If there is any opinion U.S. employers care about, it’s the Department of Labor’s (DOL). A DOL opinion letter can serve as a partial defense for employers who rely on them in good faith. However, employers should be hesitant to trust that an opinion letter will offer much protection. These letters are subject to the political whims of the administration in power and are given little deference in court. By the time a matter is litigated, a new administration may be in office. For those reasons, the Trump Administration’s reprisal of an opinion letter rescinding the 80/20 rule should be met with cautious optimism.
DOL alternates between offering “Administrator’s Interpretations” under Democratic administrations and opinion letters under Republican administrations. They are two sides of the same coin. Administrator’s Interpretations are meant to provide the Department’s broadly applicable interpretation of one of its regulations. In contrast, opinion letters respond to a specific employer inquiring about the Department’s interpretation of a regulation based on the employers’ specific set of facts. Each opinion letter concludes with a major caveat:
This opinion is based exclusively on the facts and circumstances described in your request and is given based on your representation, express or implied, that you have provided a full and fair description of all the facts and circumstances that would be pertinent to our consideration of the question presented. Existence of any other factual or historical background not contained in your letter might require a conclusion different from the one expressed herein.
In addition to this significant qualification, the utility of the letters to the inquiring employer is questionable. Often by the time an opinion letter is issued, the employer has already taken whatever action it believes is most defensible. That is, if the employer ever even receives the letter. In the final days of the Bush Administration, the former Wage and Hour Division Acting Administrator, and the subsequent Team Leader, hastily signed 17 opinion letters. Those letters were never mailed to the inquiring employers and were promptly withdrawn under the Obama Administration. As expected, the Trump Administration reissued those 17 previously withdrawn opinion letters and withdrew a handful of the Administrator’s Interpretations. None of this should instill much confidence in the reliability of these letters.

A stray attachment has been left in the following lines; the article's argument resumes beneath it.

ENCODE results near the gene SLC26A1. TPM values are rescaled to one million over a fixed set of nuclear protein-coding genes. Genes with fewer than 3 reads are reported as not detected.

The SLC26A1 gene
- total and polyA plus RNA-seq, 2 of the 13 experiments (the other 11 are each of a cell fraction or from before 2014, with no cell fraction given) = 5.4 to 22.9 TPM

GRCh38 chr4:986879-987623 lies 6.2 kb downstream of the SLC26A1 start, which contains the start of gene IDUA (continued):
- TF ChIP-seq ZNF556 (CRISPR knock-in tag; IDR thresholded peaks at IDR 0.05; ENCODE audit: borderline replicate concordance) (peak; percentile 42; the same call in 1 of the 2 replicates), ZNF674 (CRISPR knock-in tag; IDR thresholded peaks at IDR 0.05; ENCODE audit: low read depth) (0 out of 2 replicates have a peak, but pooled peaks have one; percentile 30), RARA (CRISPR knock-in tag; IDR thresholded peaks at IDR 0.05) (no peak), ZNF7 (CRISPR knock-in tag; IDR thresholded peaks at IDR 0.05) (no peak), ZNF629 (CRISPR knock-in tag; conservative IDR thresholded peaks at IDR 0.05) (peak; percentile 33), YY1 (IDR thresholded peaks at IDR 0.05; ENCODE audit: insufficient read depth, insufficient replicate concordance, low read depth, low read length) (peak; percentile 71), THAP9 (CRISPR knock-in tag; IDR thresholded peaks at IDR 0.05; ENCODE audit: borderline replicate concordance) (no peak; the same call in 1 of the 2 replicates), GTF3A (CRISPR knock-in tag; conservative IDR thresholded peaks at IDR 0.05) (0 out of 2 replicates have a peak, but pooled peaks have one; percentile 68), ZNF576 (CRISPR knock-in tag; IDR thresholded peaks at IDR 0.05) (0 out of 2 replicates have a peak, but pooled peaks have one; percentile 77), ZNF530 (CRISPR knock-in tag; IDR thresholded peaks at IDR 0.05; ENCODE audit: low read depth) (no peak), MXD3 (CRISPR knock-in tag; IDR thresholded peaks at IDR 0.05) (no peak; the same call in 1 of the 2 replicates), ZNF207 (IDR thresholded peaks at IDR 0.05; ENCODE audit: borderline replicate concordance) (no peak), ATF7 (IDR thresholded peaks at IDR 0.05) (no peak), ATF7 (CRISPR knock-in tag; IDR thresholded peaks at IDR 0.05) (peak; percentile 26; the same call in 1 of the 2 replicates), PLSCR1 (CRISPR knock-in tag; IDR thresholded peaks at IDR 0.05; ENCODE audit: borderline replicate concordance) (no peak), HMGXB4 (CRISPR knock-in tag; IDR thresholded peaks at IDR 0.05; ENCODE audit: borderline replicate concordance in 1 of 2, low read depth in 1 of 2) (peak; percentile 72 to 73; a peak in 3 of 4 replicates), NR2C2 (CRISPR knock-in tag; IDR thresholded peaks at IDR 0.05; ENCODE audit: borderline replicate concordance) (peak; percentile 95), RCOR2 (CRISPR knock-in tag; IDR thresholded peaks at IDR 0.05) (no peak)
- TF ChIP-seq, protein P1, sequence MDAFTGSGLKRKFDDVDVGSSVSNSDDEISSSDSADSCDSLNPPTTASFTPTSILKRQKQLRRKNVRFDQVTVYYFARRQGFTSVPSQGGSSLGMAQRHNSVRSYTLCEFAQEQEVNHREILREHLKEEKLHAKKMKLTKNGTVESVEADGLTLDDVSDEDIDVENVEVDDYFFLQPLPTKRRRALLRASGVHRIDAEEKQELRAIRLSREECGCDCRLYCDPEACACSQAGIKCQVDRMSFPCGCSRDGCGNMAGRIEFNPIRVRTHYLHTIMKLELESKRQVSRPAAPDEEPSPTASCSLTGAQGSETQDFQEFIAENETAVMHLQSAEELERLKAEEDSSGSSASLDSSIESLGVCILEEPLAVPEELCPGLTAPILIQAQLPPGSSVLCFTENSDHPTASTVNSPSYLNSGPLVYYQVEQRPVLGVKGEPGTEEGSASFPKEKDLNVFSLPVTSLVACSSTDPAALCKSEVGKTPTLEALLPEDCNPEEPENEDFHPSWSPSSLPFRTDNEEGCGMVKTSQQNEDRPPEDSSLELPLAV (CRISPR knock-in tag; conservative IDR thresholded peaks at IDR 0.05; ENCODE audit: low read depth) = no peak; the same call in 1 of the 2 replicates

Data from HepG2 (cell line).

Moreover, the U.S. Supreme Court does not give much weight to opinion letters nor Administrator’s Interpretations. “Interpretations such as those in opinion letters—like interpretations contained in policy statements, agency manuals, and enforcement guidelines, all of which lack the force of law—do not warrant Chevron-style deference. They are ‘entitled to respect,’ but only to the extent that they are persuasive[.]” Christensen v. Harris Cty., 529 U.S. 576 (2000).
Nevertheless, business owners with tipped employees were pleased last week when the Trump Administration reissued Opinion Letter FLSA 2009-23 – abandoning the 80/20 rule. Under the 80/20 rule, businesses were prohibited from paying tipped employees at the tipped minimum wage when their side work, like napkin folding or counting the drawer, accounted for more than 20% of the employee’s time. Employers found it difficult to comply with the 80/20 rule because of the time tracking required. Whenever it is difficult to comply with a rule, plaintiffs’ attorneys are prepared to sue.
DOL now holds the position that so long as the side work is performed contemporaneously with direct customer service duties or for a reasonable time immediately before or after performing such direct service duties, the exact percentage breakdown does not matter. Where the line should be drawn, however, is unclear. The tasks must be closely related to the tip-producing work to be considered part of the same tipped occupation. For example, a tipped delivery driver and a prep cook perform distinct jobs. Any employee who holds “dual jobs” can only be paid at the tipped minimum wage for the tip-producing job and must be paid at least the regular minimum wage for the other job. Therefore, employers should continue to minimize excessive side work and have employees clock in and out if they work distinct jobs.
The rescission of the 80/20 rule may offer a temporary reprieve from parsing out the exact minutes spent rolling up silverware or locking the doors at night, but employers should continue to track time. Opinion letters can only offer so much defense. A smart employer should be armed with multiple defenses to withstand the tides of change in the White House.
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